Chile Politics


Chile: Chile's 2015 budget boosts government spending to counteract a sluggish economy

October 13, 2014

Chile’s government projects a hefty 9.8% increase in government expenditure next year in an effort to revive the economy, which is growing at the slowest pace in four years. On 30 September, President Michelle Bachelet presented the budget for 2015, which is aimed at fulfilling some of the promises that she made in her campaign last year in the areas of education, health and social welfare. Real growth in government expenditure would be close to 8.0% since the spending forecast for this year is higher than that projected in the 2014 budget. This is due to the additional reconstruction expenses stemming from the earthquake in the north in April and the raging fire in Valparaiso in the same month. In any case, the increase is the biggest since the 2009 recession and significantly exceeds the 6.6% rise projected in this year’s budget. The budget proposal was sent to parliament and is expected to be approved before the end of November. Bachelet’s majority in parliament makes it very likely that the budget will be approved without major changes.

The rise in expenditure mainly reflects an increase in public investment, which are projected to be 27.5% higher compared to the 2014 budget. The 2015 budget envisages a 10.2% rise in education spending, an 85.0% increase in health investment and an 11.8% jump in infrastructure investment. The private sector will play a crucial role in the execution of the planned spending. The government has justified the boost in expenditure mainly by pointing to the extra revenue it will collect from the tax reform presented earlier this year that became law on 26 September. The reform, which increased corporate and other taxes and removed tax breaks, is expected to raise an extra USD 2.3 billion for the country’s budget next year.

Lately, the Chilean economy has been decelerating rapidly due to a slowdown in private consumption and a sharp drop in fixed investment. The uncertainty surrounding the recently-approved tax reform has been one of the main drivers behind low confidence among investors and consequently weak investments. However, growth is expected to recover gradually in the last quarter of the year as the government will inject USD 500 million into the economy through December as an emergency plan to boost investments.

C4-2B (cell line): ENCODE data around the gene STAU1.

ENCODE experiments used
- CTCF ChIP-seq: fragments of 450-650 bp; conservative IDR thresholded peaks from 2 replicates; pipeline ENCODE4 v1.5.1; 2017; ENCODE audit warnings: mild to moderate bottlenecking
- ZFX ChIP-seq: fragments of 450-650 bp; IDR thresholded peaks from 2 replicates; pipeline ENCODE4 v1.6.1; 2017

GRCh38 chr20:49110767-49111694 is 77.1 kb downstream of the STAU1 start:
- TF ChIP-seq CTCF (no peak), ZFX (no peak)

The 2015 budget is expected to give a strong fiscal impulse to the economy and create around 139,000 new jobs. In addition, it allows the government to issue up to USD 7.5 billion in debt. However, compliance with the proposed budget will depend on the domestic and global economic situation next year. The behavior of copper prices as well as the effectiveness in collecting the expected revenues from the tax reform will be key to the execution of the spending that is promised for next year. The government might need to sell public assets up to USD 3.0 billion to cover its funding needs. Jorge Selaive Carraso, Chief Economist at BBVA comments:

“In a risk scenario in which the economy grows below our baseline scenario (3.5%) or in which the copper price shows more severe falls, financing needs—and, ergo, asset liquidation—will be greater. On the other hand, there is a risk that the revenue associated with the tax reform does not reach the amount forecast in the Financial Report, which would imply that the expenditure which has been committed to will have to be funded with additional asset liquidations.”

The President reiterated that the government plans to reach a balanced budget by 2018. The increase in government expenditure is not expected to weigh on public finances. In fact, the 2015 budget estimates a fiscal deficit of 1.9%, which is up from the 2.0% shortfall projected for this year. FocusEconomics Consensus Forecast panelists don’t expect the budget deficit to widen next year. The panel forecasts a deficit of 1.5% in both 2014 and 2015.

Author:, Senior Economist

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Chile Fiscal Annual October 2014 2

Note: Fiscal Balance as % of GDP
Source: Chile Central Bank (BCC) and LatinFocus Consensus Forecast

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